2nd International workshop on Internet of Things – Ideas and Perspectives
May 28th, 2014 – Marina Del  Rey, USA
In conjunction with IEEE DCOSS 2014

Extended versions of selected papers will be considered for
publication in IEEE IoT Journal

Keynote Speaker

pompiliDr. Dario Pompili
Department of Electrical and Computer Engineering at Rutgers University, USA

Context- and Uncertainty-aware Computing for Ubiquitous Internet-of-Things-based Applications

In 2003, there were approximately 6.3 billion people living on the planet and 500 million devices connected to the Internet. With the next evolution of Internet, Internet-of-Things (IoT), by 2020 50 billion “things” are expected to be connected to this enormous network. IoT is taking a huge leap in the evolution of the Internet by connecting things, places, sensors, actuators, and other smart mobile devices to enable person-to-object and object-to-object communications. Real-time in-the-field processing of data generated by IoT is crucial for enabling novel ubiquitous applications such as mobile health care, distributed rainfall estimation, real-time food package tracking, in-situ DNA sequencing. IoT applications need to collect and analyze relevant data from an enormous number of (likely wireless) sensing sources to generate accurate and timely results in the field. Therefore, they must be aware of the non-idealities in data and resources as well as of the changes in the context (environment) so to acquire and process only the high quality relevant information.

In this talk, we will introduce a general mobile computing framework to enable futuristic IoT applications as well as a novel cyber interface that utilizes it. Due to the aforementioned reasons, the mobile computing framework is uncertainty (i.e., in data quality, quantity, and resource availability) and context (i.e., location, time activity, and identity) aware. Uncertainty-aware computing capability of the framework handles resource uncertainty (which affects timeliness) and data uncertainty (which affects accuracy). Both context-aware and uncertainty-aware computing improve each other by providing and exploiting the context or uncertainty information. The cyber interface is an interactive tool to describe the IoT application workflow and to connect the physical and cyber domains via the computing framework: such interface will provide middleware to accept input controls using simple diagrams and graphs, to allow users to specify the application accuracy and deadline requirements as well as the sought level of approximation in computing, and to analyze the outputs of the framework.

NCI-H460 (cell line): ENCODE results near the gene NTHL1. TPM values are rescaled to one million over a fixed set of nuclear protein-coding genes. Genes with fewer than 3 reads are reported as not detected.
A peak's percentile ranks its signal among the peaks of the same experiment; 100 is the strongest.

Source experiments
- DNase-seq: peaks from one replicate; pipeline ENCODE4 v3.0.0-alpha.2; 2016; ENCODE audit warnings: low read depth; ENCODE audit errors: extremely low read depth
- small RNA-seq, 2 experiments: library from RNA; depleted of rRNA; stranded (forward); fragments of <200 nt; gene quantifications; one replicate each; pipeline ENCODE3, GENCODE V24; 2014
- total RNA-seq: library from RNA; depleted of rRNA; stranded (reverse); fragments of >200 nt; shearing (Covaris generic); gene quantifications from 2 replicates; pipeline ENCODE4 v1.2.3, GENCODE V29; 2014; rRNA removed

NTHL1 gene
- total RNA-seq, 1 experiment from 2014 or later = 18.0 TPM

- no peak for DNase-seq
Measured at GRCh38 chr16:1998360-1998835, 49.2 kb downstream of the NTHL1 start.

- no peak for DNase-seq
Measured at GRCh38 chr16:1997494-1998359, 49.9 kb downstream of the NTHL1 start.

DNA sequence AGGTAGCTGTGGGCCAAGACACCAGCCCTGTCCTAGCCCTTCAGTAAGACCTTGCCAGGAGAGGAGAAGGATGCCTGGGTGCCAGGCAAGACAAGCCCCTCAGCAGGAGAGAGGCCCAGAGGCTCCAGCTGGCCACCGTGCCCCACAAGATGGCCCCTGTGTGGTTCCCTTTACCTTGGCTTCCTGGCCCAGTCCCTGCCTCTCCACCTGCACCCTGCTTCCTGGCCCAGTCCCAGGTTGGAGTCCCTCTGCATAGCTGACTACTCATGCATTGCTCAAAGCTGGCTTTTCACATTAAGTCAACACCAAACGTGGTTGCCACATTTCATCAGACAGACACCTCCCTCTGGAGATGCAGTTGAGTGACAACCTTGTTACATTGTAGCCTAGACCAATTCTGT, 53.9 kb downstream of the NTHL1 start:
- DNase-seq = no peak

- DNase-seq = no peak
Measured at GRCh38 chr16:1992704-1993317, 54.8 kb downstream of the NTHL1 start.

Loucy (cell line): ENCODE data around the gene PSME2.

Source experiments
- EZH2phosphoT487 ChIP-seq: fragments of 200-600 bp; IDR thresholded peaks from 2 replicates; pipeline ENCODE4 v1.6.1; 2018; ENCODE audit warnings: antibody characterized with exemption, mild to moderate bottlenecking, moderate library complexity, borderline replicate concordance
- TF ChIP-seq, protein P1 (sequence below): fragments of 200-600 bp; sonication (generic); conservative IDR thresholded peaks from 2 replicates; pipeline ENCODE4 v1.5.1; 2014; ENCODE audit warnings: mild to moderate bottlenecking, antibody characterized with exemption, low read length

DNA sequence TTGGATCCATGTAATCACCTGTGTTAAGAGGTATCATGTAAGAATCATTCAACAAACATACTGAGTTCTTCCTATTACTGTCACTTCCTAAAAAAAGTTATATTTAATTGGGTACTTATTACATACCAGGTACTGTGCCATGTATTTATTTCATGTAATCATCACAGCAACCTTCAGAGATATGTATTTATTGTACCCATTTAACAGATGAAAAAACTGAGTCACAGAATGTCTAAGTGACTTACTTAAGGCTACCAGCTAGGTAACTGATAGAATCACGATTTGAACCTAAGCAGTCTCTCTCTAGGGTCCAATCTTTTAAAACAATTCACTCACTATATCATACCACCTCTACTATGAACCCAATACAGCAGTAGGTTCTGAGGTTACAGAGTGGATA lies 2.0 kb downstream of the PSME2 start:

Biography: Dr. Dario Pompili in an associate professor in the Department of Electrical and Computer Engineering (ECE) at Rutgers University, NJ, where since 2007 he is the director of the Cyber-Physical Systems Laboratory (CPS Lab) and the site co-director of the NSF I/UCRC Center for Cloud and Autonomic Computing (CAC). Since 2012, he is also associate director of application collaborations for CPS of the Rutgers Discovery Informatics Institute (RDI2). He received a PhD degree in ECE from the Georgia Institute of Technology in 2007, where he worked in the Broadband Wireless Networking Laboratory. He had previously received a “Laurea” (integrated BS/MS) and Doctorate degrees in Telecommunications and Systems Engineering from the University of Rome “La Sapienza,” Italy, in 2001 and 2004, respectively.

In 2011, Dr. Pompili received the NSF CAREER award to design efficient communication solutions for underwater multimedia applications. In 2012, he received the ONR Young Investigator Program (YIP) award, one out of 26 awarded nationwide, to develop an uncertainty-aware autonomic mobile computing grid framework as well as the DARPA Young Faculty Award (YFA), one out of 51 awarded nationwide, to enable real-time information processing based on compute-intensive models for operational neuroscience. Dr. Pompili published about a hundred refereed scholar publications: with about 4,000 citations, he has an h-index of 21 and an i10-index of 31 (Google Scholar, April’14). Since 2014, he is a Senior Member of both the IEEE Communications Society and the ACM.

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